Masters of Renaissance Art
The original ninja turtles
We all remember those classically handsome, irresistibly green TV heroes, the Teenage Mutant Ninja Turtles. The only thing more impressive than their insatiable appetite for pizza was their decidedly awesome names: Donatello, Michelangelo, Leonardo, and Raphael.
Obviously, it made tons of sense for the greatest caped crusaders known to reptile kind to be named after mega-famous Italian Renaissance artists who happened to be their own brand of art history hero. And why wouldn't they be? Those Renaissance Masters changed art more in 100 years than anyone had done before—or has since.
We decided to vent our fanboy love by introducing the world at large to the amazing accomplishments of these four masters of Renaissance art.
In this course, you will
- get the scoop on the Renaissance (hey there, humanism!) and what was so special about this Florence place, anyway.
- explore the techniques mastered by our four artists, including sfumato, linear perspective, and contrapposto.
- cover the lives and accomplishments of our greats, Donatello, Leonardo, Michelangelo, and Raphael.
- examine in depth the greatest works of art of the Renaissance, including the pietas, the Mona Lisa, the Sistine Chapel, St. Peter's basilica, and a whole host of Madonnas.
- ponder the tension between classical humanism and religious themes in Renaissance art (you deep art history lover, you!).
Unit 1. The Original Ninja Turtles: Renaissance Masters in a Half Shell
Your complete guide to Donatello, Michaelangelo, Leonardo, and Raphael and why they're important.
Sample Lesson - Introduction
Lesson 4: What a Relief
We don't see a lot of bas-relief sculpture around today, a type of sculpture where figures and scenes are slightly raised ("sculpted") out of a flat background. It's not a frequent sight at Pier 1, or the quickie mart, or whatever. We see standing sculptures and paintings, but bas-relief hovers between 3D and 2D, and that confuses people. "Is it a frieze? Is it sculpture? I can't tell!"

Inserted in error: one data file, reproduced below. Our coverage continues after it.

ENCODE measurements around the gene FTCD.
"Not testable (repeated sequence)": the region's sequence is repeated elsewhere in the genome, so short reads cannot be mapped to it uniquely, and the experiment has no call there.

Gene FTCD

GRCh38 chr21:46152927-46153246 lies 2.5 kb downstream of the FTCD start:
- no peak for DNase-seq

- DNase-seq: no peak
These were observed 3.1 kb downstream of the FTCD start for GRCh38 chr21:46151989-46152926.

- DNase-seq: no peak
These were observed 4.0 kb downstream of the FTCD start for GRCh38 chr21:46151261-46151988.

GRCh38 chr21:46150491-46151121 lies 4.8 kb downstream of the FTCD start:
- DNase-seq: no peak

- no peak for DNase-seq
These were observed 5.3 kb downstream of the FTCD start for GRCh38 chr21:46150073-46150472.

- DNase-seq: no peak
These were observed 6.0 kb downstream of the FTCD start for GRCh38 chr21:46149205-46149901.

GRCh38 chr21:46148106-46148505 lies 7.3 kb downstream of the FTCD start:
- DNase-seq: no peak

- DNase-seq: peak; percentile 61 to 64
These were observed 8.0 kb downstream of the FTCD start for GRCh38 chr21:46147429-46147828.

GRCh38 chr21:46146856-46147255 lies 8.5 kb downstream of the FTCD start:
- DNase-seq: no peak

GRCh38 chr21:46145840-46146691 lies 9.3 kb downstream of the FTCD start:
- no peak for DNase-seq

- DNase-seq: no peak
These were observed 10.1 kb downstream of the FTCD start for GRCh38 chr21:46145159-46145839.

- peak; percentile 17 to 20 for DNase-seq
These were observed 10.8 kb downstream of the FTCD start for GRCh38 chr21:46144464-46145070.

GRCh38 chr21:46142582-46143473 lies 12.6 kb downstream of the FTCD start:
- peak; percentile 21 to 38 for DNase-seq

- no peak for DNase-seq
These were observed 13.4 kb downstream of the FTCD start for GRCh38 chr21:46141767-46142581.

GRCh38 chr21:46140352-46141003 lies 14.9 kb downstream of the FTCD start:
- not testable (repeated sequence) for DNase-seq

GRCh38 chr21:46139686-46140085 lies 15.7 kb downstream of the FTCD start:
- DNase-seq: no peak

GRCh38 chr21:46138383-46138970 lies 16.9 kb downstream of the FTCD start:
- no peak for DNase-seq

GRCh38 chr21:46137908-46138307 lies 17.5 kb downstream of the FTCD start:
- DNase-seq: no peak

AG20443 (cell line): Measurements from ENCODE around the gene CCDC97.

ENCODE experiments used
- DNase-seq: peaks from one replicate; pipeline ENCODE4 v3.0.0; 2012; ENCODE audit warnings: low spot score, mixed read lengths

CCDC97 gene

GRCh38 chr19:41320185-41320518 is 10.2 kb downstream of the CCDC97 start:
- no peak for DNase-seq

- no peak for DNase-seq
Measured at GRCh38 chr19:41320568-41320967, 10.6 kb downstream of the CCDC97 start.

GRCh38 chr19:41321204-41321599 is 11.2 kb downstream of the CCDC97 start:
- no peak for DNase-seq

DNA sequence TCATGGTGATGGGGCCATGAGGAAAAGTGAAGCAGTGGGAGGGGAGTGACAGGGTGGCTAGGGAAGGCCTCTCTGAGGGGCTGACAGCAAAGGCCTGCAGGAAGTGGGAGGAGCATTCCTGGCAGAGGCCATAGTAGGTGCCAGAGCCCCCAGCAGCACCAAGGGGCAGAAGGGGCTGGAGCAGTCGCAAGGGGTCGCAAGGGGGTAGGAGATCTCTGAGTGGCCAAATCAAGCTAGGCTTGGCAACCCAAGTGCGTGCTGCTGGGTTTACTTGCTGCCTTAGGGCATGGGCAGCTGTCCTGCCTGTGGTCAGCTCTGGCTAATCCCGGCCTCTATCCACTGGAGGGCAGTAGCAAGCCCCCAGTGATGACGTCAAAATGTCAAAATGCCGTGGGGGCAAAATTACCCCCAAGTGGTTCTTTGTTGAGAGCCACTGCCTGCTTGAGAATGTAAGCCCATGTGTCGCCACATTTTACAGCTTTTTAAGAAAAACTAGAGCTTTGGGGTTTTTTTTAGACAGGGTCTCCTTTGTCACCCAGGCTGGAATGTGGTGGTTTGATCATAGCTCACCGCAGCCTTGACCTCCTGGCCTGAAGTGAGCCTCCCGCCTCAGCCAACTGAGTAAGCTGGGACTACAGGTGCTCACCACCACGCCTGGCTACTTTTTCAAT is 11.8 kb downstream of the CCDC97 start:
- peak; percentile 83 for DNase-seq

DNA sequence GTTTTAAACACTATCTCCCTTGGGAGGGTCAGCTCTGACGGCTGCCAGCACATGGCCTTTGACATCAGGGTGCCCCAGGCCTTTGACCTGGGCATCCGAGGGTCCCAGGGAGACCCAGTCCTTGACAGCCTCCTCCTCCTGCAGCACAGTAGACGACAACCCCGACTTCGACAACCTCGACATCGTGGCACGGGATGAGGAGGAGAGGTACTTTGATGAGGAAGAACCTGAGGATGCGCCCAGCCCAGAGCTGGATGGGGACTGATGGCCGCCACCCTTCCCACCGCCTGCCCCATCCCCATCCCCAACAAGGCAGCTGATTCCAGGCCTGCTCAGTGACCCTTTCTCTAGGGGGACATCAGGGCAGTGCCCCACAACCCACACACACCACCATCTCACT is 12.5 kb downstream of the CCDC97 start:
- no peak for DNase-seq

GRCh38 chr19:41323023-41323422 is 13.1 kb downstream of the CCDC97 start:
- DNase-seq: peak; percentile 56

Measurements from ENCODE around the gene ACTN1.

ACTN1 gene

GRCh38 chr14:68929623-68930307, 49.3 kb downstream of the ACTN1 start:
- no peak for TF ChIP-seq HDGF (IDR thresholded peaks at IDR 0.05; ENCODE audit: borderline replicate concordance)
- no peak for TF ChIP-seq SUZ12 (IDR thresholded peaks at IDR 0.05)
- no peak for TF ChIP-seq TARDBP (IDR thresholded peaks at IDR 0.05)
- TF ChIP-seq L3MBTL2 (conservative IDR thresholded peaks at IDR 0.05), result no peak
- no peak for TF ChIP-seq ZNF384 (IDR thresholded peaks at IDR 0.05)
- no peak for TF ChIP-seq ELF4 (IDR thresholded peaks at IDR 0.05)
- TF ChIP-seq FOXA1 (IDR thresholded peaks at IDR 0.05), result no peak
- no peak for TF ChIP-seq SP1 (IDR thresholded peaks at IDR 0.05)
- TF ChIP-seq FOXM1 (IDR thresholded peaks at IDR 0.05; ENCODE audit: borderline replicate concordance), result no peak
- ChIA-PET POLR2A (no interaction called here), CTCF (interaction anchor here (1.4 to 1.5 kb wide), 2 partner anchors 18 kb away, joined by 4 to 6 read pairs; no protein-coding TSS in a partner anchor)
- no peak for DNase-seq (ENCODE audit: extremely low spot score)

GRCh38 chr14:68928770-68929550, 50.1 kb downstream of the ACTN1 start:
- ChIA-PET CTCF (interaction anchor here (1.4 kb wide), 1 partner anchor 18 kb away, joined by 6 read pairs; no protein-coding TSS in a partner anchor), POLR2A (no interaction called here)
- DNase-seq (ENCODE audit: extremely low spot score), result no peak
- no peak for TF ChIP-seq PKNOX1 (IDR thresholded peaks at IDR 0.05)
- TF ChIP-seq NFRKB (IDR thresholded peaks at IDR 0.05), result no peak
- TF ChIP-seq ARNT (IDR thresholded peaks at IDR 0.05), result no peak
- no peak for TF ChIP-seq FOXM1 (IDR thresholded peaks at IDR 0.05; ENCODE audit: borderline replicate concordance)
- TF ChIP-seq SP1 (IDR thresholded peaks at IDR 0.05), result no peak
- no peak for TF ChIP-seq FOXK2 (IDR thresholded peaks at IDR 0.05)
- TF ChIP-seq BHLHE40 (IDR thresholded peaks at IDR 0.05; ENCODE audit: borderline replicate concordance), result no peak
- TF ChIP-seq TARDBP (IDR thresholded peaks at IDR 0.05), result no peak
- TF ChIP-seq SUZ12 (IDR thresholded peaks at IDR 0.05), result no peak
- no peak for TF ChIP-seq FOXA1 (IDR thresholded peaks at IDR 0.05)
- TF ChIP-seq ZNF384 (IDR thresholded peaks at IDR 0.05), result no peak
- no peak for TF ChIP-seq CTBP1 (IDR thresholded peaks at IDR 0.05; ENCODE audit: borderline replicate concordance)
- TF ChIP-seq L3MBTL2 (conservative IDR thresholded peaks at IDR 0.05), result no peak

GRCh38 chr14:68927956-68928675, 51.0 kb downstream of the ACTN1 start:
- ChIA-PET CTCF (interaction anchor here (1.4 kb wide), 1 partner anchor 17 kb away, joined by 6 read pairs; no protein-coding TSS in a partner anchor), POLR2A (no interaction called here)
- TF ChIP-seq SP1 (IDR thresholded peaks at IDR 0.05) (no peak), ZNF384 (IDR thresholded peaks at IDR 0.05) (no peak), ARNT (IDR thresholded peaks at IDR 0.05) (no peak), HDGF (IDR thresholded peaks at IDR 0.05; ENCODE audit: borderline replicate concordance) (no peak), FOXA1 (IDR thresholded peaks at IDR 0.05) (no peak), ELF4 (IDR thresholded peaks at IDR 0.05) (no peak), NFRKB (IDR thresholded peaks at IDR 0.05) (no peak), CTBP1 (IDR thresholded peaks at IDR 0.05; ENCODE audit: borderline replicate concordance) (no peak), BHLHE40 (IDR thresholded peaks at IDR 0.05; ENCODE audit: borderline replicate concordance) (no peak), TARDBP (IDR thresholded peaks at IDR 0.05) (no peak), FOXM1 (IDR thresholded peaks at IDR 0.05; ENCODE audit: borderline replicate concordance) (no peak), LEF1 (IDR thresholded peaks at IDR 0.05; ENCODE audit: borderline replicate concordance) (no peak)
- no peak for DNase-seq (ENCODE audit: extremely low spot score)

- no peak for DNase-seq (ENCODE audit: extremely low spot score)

Whatever it is, Donatello was its Renaissance master like nobody's business. His title in the heavyweight bas-relief arena is undisputed and, today, we'll see why that is.
To get the scoop on Donnie's mad bas-relief skills, we'll amble down memory lane through an exhibit put on by The Henry Moore Institute in 2004 that showcased some of Donatello's works and other examples of bas-relief. Our guide, Serena Davies, fills us in on what exactly what it was that our purple turtle did differently, and—hint—the "Renaissance spirit" shows up again. We have a hunch that might be a recurring theme, but it's too early to tell.
We could just take Ms. Davies at her word on Donatello's chisel prowess, but frankly, we don't know her. She may write for a respected newspaper, and she seems charming, but we'll hedge our bets and do some of our own digging just to be sure. We'll snuggle up close with two of Donatello's most famous bas-reliefs, The Ascension and The Feast of Herod, to check out for ourselves just how magnificent they are, and by the time we're finished, even Ms. Davies will be impressed. If that is, in fact, her real name.
Sample Lesson - Reading
Reading 1.4: Donatello's Bas-relief
In the land of bas-relief, Donatello was king. In fact, The Henry Moore Institute produced an entire exhibit about bas-relief in 2004, and Donatello was the star of their show.
Since the institute doesn't still have the show up (hello, it was 10 years ago), read Serena Davies's review from the Telegraph, "Donatello's Depth of Vision," and watch for her tip off about what two "crucial elements" Donatello contributed to the art form.
Sample Lesson - Activity
Activity 1.4: Get some perspective.
According to the reading, Donatello's major contributions to bas-relief were realistic perspective, or the ability to create an illusion of physical depth when there isn't any, and naturalism, which is the ability to make things look similar to the way they are in reality. Or, you know, nature. Basically, naturalism is something's "real-looking-ness."
But what the heck is bas-relief in the first place? Watch this quick time lapse video on how it works to find out. Spoiler alert: this is a long, complicated process. It took ages, and thousands of teeny, tiny cuts, tweaks, and spackles, and Donnie never had the benefit of time lapse photography. What a trooper.
Davies's review mentions two reliefs of Donatello's that we're focusing on specifically: The Ascension and The Feast of Herod. Donatello's Ascension lives at the Victoria and Albert Museum, while The Feast of Herod is live on location on the Baptismal Font in the cathedral of Siena, Italy. While both are stellar examples of bas-relief, they are far from identical twins. They're more like fraternal twins, or maybe even half-siblings. They're different, is what we're saying.